As a parent, few things are more concerning than when your sweet little one starts hitting their head while in the crib. I know – I’ve been there! The crying, the worry that they seriously hurt themselves, wondering if you should call the doctor…it’s stressful.
But don’t panic! Head banging against the hard crib rails or slats is actually quite common and in most cases, it’s nothing to truly freak out about. Babies have resilient little noggins and bumps are part of the clumsy learning process as they figure out mobility in the early months. Of course, you still want to minimize it where possible and take reasonable precautions to promote safe sleeping through a variety of crib safety measures.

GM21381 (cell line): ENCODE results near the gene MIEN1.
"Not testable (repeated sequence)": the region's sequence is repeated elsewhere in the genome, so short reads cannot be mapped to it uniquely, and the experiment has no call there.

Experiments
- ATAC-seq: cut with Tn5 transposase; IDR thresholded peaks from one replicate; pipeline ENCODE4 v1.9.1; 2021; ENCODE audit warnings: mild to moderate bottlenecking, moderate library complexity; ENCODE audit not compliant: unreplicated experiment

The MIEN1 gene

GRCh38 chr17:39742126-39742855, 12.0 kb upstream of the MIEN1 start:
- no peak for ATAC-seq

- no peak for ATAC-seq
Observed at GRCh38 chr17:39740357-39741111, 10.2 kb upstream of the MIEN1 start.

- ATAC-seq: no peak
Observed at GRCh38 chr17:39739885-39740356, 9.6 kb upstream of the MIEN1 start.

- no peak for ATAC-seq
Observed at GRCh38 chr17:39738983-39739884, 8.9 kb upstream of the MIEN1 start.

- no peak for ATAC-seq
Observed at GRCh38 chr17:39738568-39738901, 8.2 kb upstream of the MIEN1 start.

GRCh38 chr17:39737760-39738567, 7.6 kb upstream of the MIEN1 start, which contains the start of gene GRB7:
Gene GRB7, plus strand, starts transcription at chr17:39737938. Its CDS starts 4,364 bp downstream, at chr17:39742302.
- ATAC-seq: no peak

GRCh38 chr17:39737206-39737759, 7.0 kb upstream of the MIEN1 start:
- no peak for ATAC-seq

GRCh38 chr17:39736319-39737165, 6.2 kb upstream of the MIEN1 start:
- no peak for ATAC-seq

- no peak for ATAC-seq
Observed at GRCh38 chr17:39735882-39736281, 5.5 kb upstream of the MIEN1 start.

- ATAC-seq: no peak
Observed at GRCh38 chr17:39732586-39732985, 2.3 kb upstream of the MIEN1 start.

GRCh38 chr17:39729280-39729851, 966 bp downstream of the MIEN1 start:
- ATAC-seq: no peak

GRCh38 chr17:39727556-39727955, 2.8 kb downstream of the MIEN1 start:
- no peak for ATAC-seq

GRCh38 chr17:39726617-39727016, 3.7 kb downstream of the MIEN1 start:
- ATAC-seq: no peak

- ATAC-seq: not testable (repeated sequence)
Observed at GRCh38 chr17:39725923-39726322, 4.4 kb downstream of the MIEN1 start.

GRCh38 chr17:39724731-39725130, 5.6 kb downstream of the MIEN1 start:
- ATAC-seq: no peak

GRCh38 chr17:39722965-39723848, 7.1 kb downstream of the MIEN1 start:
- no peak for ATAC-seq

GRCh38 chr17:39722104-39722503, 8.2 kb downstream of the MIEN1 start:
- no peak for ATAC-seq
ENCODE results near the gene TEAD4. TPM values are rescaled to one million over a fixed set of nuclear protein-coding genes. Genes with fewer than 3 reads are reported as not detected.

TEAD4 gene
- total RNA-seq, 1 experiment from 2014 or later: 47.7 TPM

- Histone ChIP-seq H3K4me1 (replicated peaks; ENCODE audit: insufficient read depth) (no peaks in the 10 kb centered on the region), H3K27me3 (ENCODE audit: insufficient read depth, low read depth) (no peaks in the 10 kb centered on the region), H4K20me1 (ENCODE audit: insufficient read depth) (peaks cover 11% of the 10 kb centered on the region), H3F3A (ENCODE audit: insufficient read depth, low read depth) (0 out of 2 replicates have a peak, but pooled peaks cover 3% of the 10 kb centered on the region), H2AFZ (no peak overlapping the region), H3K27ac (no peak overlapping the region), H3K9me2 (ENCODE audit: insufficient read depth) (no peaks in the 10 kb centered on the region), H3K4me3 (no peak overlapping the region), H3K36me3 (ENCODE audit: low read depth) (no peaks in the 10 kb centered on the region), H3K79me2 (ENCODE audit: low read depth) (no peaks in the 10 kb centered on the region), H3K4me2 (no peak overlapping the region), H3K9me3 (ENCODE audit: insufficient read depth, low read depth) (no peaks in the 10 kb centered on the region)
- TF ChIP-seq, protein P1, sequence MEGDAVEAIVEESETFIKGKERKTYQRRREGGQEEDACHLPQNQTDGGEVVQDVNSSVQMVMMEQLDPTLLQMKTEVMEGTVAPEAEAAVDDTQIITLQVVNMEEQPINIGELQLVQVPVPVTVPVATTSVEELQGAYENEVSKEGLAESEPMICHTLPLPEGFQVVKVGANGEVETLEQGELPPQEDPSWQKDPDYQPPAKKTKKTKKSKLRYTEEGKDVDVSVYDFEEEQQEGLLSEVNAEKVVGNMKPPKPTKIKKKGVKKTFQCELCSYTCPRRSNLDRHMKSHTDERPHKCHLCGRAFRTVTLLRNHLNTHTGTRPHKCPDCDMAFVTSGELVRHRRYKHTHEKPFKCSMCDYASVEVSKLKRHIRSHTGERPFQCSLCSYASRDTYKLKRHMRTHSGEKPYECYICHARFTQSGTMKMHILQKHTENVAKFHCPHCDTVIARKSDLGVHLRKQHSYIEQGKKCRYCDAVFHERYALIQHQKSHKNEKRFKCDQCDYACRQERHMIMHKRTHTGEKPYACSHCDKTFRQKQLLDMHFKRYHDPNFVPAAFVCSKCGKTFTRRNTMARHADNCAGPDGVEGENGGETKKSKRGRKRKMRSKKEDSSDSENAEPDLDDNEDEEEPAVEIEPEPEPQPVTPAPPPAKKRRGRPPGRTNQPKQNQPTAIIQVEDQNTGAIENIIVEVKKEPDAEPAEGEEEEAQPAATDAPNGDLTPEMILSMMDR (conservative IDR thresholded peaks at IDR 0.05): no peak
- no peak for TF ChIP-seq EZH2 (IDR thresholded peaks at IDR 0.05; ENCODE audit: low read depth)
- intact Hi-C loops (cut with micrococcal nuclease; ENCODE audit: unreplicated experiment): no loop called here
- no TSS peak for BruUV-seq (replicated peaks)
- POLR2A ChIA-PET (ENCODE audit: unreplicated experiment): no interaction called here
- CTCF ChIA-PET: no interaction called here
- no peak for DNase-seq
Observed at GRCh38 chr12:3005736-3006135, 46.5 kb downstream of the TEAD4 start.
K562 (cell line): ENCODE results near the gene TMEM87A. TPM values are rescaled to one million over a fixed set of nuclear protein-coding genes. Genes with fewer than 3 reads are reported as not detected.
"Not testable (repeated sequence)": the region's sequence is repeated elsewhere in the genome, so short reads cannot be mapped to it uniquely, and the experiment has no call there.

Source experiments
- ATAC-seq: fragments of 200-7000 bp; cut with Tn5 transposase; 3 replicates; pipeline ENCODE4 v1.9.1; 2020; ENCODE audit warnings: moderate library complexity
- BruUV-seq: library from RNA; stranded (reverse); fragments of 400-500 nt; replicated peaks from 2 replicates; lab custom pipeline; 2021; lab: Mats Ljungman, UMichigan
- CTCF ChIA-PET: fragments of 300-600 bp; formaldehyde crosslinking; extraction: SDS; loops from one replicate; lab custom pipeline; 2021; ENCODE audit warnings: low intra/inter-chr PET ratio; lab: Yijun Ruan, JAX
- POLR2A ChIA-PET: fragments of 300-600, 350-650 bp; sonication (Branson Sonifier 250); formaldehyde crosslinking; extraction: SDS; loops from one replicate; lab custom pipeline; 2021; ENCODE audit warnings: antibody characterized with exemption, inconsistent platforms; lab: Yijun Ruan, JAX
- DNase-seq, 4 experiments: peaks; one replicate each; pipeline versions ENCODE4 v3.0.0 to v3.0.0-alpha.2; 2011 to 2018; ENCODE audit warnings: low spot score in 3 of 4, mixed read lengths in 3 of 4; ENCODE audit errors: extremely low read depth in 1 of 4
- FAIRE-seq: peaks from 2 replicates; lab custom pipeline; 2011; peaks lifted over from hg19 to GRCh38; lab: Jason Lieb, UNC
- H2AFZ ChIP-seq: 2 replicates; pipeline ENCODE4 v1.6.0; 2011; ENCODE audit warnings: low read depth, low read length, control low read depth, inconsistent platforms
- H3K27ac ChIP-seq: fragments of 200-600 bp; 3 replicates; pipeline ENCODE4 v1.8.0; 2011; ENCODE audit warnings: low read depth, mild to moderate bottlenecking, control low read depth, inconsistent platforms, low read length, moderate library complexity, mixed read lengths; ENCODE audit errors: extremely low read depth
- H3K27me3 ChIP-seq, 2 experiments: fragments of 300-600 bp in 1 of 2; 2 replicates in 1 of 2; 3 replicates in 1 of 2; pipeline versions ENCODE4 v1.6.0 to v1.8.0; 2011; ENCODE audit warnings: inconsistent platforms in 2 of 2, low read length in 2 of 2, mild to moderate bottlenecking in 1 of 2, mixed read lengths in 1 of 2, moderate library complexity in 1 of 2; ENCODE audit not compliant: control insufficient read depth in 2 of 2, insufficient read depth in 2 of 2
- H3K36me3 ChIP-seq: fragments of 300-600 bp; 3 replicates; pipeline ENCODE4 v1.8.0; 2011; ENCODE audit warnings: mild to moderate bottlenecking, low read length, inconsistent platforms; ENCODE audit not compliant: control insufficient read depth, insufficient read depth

In this complete guide How to Protect Baby from Hitting Head in Crib, we’ll cover all aspects including:
- Why babies hit heads and what baby sleep concerns warrant worry
- Adjusting the crib setup for safety
- Selecting the right crib, mattress and bedding
- Alternate sleep space options
- Special baby crib accessories and bumpers to prevent head bonks
- What to do if baby gets injured
- And more helpful tips for crib safety!
Let’s get started with common reasons those little noggin knocks happen in the first place while baby sleep patterns are still erratic.
Why Babies Hit Their Heads in Cribs
Newborn sleep cycles definitely take some getting used to. And babies and toddlers bonk their heads constantly – while crawling, pulling up to stand, and clunking into furniture. So it follows that they’ll also bump foreheads on the hard crib parts at times too.